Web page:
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NCJRS Abstract

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NCJ Number: 78164 Find in a Library
Title: Criminalistic Techniques - Guidelines for Criminologists
Author(s): E Wigger
Date Published: 1980
Page Count: 35
Sponsoring Agency: Bundeskriminalamt
Wiesbaden, Germany 6200
Sale Source: Bundeskriminalamt
Ki 13
Postfach 1820
Wiesbaden,
Germany (Unified)
Language: German
Country: West Germany (Former)
Annotation: Guidelines for preservation and interpretation of evidence from the scenes of crimes are present.
Abstract: The book intends to introduce novices to the science of evidence gathering and to serve as a reference work for experienced criminologists. The general section of the work discusses classification of physical evidence and the offender-victim relationship established by evidence. Also considered are the various forms taken by evidentiary traces (e.g., cuts, writing, and prints); factors causing such traces, and special, particularly latent forms of evidence. A section on looking for evidence at the scene of the crime details the general principles of investigating a crime scene, methods of searching for hidden traces and prints, and use of sticky paper, vacuum cleaners and ultraviolet lamps to find microtraces. The section on preservation outlines methods of transporting evidence, techniques for recording nonmovable evidence (e.g., photography), and special preservation techniques such as casts and molds. Detailed discussions describe material and methods of comparing evidence to normal samples, techniques for packing and shipping evidence, and the objectives of evidence evaluation (i.e., individual identification, group identification, age determination, and crime reconstruction). A major portion of the book is devoted to detailed analysis of techniques for collection, preservation, and interpretation of a wide variety of specific evidence types. These include tiremarks, shoeprints, and fingerprints; weapons and ballistics; handwriting, documents, and forgeries; typewriters and printing; industrial products; explosives and poisons, traces from the human body; and plants, microorganisms, and soil. Illustrations and extensive bibliographical references are supplied in each section.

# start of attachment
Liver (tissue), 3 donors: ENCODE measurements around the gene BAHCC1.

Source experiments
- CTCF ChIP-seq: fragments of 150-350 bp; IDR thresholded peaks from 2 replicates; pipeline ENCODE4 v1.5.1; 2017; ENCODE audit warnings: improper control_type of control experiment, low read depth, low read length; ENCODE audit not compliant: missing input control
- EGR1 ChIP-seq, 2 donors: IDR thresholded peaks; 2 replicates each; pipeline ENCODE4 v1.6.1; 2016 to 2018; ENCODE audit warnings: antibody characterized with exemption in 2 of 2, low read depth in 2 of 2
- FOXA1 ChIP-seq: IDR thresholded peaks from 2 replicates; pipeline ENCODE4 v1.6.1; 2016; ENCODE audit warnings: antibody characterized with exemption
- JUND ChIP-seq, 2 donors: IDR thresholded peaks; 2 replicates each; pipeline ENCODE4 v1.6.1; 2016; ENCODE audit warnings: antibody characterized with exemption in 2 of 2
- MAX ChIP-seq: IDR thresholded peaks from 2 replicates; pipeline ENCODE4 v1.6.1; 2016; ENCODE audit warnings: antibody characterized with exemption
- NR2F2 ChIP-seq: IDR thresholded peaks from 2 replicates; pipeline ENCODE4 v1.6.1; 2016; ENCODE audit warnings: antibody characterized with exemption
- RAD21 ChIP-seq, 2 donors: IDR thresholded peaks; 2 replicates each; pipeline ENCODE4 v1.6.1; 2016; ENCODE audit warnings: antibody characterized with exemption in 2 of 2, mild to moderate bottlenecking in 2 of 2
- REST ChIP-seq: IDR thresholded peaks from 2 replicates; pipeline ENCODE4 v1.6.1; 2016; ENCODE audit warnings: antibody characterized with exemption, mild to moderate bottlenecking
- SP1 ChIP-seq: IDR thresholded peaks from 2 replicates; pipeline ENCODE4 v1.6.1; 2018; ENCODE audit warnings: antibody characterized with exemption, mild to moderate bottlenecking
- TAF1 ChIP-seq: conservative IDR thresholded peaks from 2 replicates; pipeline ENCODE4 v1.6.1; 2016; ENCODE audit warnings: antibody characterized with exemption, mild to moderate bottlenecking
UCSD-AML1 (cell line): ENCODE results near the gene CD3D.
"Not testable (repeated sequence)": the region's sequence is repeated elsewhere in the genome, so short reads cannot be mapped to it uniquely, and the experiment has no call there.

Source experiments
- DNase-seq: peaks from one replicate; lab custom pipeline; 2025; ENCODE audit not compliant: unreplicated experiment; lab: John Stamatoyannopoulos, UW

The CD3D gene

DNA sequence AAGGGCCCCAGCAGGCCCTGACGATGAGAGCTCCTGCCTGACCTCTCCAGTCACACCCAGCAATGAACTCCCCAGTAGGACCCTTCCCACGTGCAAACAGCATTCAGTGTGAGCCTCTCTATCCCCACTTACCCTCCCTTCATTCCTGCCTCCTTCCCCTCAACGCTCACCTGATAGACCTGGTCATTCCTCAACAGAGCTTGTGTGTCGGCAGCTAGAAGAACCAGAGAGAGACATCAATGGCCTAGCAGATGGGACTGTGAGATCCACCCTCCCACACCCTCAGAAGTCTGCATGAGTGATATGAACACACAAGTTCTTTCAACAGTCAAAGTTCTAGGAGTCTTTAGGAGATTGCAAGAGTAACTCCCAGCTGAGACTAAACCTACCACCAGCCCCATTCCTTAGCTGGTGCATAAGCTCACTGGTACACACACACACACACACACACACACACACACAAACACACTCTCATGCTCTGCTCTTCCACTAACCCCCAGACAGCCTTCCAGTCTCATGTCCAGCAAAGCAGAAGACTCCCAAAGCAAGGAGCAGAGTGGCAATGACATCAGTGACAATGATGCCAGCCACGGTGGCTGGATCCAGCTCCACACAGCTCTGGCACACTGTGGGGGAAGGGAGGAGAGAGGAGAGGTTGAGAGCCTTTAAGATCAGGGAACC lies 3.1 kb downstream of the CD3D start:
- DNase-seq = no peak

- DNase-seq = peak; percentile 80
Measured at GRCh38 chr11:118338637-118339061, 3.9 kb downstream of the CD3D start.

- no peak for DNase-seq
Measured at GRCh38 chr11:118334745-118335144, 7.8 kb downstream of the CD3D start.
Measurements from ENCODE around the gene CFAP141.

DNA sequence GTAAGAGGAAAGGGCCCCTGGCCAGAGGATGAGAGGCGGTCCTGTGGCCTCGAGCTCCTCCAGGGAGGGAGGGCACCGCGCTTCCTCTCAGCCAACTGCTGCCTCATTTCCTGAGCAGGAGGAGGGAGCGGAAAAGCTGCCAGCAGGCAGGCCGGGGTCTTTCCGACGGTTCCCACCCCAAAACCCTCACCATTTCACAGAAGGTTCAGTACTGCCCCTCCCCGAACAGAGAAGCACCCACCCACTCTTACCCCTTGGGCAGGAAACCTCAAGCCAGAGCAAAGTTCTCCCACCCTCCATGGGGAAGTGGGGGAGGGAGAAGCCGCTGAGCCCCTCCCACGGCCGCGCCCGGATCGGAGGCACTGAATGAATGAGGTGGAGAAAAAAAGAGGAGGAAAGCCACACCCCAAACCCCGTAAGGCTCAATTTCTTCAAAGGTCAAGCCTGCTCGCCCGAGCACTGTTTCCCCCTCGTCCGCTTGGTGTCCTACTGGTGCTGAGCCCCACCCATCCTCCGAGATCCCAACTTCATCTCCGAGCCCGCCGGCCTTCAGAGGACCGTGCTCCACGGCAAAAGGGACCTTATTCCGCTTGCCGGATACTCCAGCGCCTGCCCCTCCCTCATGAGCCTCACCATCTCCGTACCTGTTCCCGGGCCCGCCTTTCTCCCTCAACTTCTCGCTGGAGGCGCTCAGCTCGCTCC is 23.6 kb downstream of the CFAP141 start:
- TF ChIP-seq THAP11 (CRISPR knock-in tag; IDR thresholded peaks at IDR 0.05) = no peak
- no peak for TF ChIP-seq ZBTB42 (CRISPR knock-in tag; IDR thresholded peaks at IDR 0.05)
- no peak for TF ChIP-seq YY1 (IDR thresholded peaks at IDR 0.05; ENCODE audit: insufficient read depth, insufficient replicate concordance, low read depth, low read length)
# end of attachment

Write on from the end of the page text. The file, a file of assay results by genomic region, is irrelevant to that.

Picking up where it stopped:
Index Term(s): Ballistics; Credit fraud; Crime scene; Crime Scene Investigation; Criminalistics; Document analysis; Evidence collection; Evidence identification; Evidence preservation; Fingerprints; Hair and fiber analysis; Latent fingerprints; Photography; Plant analysis; Poisons and poison analysis; Toolmark identification; Trace evidence; Ultraviolet techniques; Victim identification
Note: BKA-Schriftenreihe Band 50, Jhrg. 1980 (1-3) BKA Schriftenreihe series, V 50, 1980 (1-3).
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http://www.ncjrs.gov/App/publications/abstract.aspx?ID=78164

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